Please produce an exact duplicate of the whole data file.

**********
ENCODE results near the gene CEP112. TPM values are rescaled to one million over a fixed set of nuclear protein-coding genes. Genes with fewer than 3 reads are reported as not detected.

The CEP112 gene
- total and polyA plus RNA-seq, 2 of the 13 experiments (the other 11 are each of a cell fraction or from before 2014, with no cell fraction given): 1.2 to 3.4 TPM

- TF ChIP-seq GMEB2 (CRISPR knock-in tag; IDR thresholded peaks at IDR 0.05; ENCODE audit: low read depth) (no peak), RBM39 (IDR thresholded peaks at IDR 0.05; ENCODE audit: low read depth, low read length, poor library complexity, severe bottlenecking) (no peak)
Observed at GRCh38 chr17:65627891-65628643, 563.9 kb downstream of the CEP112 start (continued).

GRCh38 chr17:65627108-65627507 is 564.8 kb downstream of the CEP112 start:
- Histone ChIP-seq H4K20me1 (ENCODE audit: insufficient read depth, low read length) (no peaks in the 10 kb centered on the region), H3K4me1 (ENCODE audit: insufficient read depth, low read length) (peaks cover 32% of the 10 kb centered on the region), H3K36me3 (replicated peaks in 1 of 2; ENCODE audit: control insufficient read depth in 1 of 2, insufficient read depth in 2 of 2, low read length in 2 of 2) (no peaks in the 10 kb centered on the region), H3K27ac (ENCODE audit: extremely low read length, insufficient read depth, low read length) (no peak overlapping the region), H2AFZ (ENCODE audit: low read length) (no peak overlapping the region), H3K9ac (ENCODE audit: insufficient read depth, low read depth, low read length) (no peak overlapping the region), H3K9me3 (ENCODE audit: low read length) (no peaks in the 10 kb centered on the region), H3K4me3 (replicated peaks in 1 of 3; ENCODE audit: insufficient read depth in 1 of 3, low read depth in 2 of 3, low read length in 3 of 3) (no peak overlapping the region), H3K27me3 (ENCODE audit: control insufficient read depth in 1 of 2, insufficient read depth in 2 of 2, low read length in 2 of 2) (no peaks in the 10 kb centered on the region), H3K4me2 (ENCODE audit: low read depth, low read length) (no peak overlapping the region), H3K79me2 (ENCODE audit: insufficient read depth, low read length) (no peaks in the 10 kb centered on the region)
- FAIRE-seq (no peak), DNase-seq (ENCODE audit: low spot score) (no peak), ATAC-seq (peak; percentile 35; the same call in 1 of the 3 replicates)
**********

ENCODE results near the gene CEP112. TPM values are rescaled to one million over a fixed set of nuclear protein-coding genes. Genes with fewer than 3 reads are reported as not detected.

The CEP112 gene
- total and polyA plus RNA-seq, 2 of the 13 experiments (the other 11 are each of a cell fraction or from before 2014, with no cell fraction given): 1.2 to 3.4 TPM

- TF ChIP-seq GMEB2 (CRISPR knock-in tag; IDR thresholded peaks at IDR 0.05; ENCODE audit: low read depth) (no peak), RBM39 (IDR thresholded peaks at IDR 0.05; ENCODE audit: low read depth, low read length, poor library complexity, severe bottlenecking) (no peak)
Observed at GRCh38 chr17:65627891-65628643, 563.9 kb downstream of the CEP112 start (continued).

GRCh38 chr17:65627108-65627507 is 564.8 kb downstream of the CEP112 start:
- Histone ChIP-seq H4K20me1 (ENCODE audit: insufficient read depth, low read length) (no peaks in the 10 kb centered on the region), H3K4me1 (ENCODE audit: insufficient read depth, low read length) (peaks cover 32% of the 10 kb centered on the region), H3K36me3 (replicated peaks in 1 of 2; ENCODE audit: control insufficient read depth in 1 of 2, insufficient read depth in 2 of 2, low read length in 2 of 2) (no peaks in the 10 kb centered on the region), H3K27ac (ENCODE audit: extremely low read length, insufficient read depth, low read length) (no peak overlapping the region), H2AFZ (ENCODE audit: low read length) (no peak overlapping the region), H3K9ac (ENCODE audit: insufficient read depth, low read depth, low read length) (no peak overlapping the region), H3K9me3 (ENCODE audit: low read length) (no peaks in the 10 kb centered on the region), H3K4me3 (replicated peaks in 1 of 3; ENCODE audit: insufficient read depth in 1 of 3, low read depth in 2 of 3, low read length in 3 of 3) (no peak overlapping the region), H3K27me3 (ENCODE audit: control insufficient read depth in 1 of 2, insufficient read depth in 2 of 2, low read length in 2 of 2) (no peaks in the 10 kb centered on the region), H3K4me2 (ENCODE audit: low read depth, low read length) (no peak overlapping the region), H3K79me2 (ENCODE audit: insufficient read depth, low read length) (no peaks in the 10 kb centered on the region)
- FAIRE-seq (no peak), DNase-seq (ENCODE audit: low spot score) (no peak), ATAC-seq (peak; percentile 35; the same call in 1 of the 3 replicates)